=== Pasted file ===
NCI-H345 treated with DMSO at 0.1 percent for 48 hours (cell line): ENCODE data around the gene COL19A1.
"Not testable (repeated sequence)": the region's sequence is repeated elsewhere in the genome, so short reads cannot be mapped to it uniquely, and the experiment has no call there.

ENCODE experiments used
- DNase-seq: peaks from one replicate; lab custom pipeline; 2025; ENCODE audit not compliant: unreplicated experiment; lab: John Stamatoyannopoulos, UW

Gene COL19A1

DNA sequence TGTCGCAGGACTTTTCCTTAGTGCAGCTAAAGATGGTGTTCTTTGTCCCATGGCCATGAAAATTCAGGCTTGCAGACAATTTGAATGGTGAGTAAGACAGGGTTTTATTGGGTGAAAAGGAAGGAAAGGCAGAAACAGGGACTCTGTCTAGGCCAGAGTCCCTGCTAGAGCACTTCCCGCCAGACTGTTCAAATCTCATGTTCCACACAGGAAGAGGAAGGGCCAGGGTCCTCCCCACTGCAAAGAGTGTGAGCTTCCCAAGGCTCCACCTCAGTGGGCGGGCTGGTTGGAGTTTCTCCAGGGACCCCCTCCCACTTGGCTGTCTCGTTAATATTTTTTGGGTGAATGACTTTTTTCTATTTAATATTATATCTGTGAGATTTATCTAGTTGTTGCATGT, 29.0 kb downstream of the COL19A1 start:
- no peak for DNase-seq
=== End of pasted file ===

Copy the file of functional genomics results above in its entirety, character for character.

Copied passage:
NCI-H345 treated with DMSO at 0.1 percent for 48 hours (cell line): ENCODE data around the gene COL19A1.
"Not testable (repeated sequence)": the region's sequence is repeated elsewhere in the genome, so short reads cannot be mapped to it uniquely, and the experiment has no call there.

ENCODE experiments used
- DNase-seq: peaks from one replicate; lab custom pipeline; 2025; ENCODE audit not compliant: unreplicated experiment; lab: John Stamatoyannopoulos, UW

Gene COL19A1

DNA sequence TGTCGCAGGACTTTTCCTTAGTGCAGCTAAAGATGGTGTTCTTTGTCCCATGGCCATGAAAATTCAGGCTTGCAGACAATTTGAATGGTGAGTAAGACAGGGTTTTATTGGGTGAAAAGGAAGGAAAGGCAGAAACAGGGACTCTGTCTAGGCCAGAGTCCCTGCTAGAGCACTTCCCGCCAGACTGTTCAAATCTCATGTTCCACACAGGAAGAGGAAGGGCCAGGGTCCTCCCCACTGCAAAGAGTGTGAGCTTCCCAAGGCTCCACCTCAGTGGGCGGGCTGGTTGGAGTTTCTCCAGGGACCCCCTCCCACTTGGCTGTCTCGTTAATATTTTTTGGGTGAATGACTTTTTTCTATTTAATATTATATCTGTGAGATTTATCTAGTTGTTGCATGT, 29.0 kb downstream of the COL19A1 start:
- no peak for DNase-seq